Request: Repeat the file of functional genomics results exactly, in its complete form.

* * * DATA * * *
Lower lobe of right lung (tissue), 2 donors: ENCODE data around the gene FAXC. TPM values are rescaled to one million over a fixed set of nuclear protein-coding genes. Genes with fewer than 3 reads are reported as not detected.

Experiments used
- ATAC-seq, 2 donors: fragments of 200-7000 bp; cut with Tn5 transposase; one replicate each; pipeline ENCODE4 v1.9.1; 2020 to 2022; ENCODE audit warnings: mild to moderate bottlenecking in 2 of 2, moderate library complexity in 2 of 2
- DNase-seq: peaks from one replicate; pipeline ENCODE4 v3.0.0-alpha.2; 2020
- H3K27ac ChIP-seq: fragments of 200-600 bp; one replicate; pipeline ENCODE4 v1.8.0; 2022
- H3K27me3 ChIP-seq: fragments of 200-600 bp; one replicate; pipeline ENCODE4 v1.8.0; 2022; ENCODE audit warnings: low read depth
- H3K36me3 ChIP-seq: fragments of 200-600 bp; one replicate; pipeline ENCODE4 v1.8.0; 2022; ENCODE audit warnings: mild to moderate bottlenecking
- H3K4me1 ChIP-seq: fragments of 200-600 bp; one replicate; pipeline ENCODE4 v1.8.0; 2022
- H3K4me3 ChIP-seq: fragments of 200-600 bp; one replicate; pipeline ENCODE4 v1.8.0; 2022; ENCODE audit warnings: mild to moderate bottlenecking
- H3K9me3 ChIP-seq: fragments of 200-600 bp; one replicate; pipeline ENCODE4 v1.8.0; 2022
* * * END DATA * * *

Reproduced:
Lower lobe of right lung (tissue), 2 donors: ENCODE data around the gene FAXC. TPM values are rescaled to one million over a fixed set of nuclear protein-coding genes. Genes with fewer than 3 reads are reported as not detected.

Experiments used
- ATAC-seq, 2 donors: fragments of 200-7000 bp; cut with Tn5 transposase; one replicate each; pipeline ENCODE4 v1.9.1; 2020 to 2022; ENCODE audit warnings: mild to moderate bottlenecking in 2 of 2, moderate library complexity in 2 of 2
- DNase-seq: peaks from one replicate; pipeline ENCODE4 v3.0.0-alpha.2; 2020
- H3K27ac ChIP-seq: fragments of 200-600 bp; one replicate; pipeline ENCODE4 v1.8.0; 2022
- H3K27me3 ChIP-seq: fragments of 200-600 bp; one replicate; pipeline ENCODE4 v1.8.0; 2022; ENCODE audit warnings: low read depth
- H3K36me3 ChIP-seq: fragments of 200-600 bp; one replicate; pipeline ENCODE4 v1.8.0; 2022; ENCODE audit warnings: mild to moderate bottlenecking
- H3K4me1 ChIP-seq: fragments of 200-600 bp; one replicate; pipeline ENCODE4 v1.8.0; 2022
- H3K4me3 ChIP-seq: fragments of 200-600 bp; one replicate; pipeline ENCODE4 v1.8.0; 2022; ENCODE audit warnings: mild to moderate bottlenecking
- H3K9me3 ChIP-seq: fragments of 200-600 bp; one replicate; pipeline ENCODE4 v1.8.0; 2022